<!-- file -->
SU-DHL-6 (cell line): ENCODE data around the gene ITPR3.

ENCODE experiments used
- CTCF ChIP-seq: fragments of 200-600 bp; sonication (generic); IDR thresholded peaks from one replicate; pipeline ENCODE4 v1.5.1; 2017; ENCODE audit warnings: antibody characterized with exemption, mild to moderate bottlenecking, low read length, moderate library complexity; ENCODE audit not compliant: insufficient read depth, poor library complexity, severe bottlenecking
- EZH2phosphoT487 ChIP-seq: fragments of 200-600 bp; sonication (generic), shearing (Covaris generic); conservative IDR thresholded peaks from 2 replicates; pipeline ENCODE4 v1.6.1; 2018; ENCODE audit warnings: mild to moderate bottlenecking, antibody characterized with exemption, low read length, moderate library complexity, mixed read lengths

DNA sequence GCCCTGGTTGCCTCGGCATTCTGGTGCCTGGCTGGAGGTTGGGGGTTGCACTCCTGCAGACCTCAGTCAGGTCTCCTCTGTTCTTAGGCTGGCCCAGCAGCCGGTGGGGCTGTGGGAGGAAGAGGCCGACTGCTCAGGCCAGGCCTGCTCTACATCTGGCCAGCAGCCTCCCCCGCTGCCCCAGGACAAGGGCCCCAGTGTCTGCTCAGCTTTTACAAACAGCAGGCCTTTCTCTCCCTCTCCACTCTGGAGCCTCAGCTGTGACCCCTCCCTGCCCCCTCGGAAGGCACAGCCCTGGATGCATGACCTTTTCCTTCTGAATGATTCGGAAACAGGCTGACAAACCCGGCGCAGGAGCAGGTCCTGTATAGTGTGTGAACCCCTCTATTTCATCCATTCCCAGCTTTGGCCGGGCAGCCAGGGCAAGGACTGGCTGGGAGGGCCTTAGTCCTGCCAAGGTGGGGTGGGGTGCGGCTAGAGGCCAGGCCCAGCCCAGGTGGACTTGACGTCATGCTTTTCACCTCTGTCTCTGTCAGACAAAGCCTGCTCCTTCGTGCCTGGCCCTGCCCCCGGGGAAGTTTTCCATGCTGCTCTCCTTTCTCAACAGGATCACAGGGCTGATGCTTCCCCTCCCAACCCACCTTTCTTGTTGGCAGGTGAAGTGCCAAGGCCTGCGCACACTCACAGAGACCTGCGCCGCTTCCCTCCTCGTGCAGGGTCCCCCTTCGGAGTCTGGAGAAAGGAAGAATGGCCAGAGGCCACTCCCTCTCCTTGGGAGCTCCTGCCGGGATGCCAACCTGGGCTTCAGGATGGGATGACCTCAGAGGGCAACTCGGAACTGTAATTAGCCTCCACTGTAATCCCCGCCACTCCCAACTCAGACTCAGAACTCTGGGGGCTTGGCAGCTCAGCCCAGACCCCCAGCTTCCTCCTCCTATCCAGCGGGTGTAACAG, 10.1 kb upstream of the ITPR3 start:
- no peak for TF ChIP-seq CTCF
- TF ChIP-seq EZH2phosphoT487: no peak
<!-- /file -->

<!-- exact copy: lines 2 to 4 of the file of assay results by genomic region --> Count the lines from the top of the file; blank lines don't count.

ENCODE experiments used
- CTCF ChIP-seq: fragments of 200-600 bp; sonication (generic); IDR thresholded peaks from one replicate; pipeline ENCODE4 v1.5.1; 2017; ENCODE audit warnings: antibody characterized with exemption, mild to moderate bottlenecking, low read length, moderate library complexity; ENCODE audit not compliant: insufficient read depth, poor library complexity, severe bottlenecking
- EZH2phosphoT487 ChIP-seq: fragments of 200-600 bp; sonication (generic), shearing (Covaris generic); conservative IDR thresholded peaks from 2 replicates; pipeline ENCODE4 v1.6.1; 2018; ENCODE audit warnings: mild to moderate bottlenecking, antibody characterized with exemption, low read length, moderate library complexity, mixed read lengths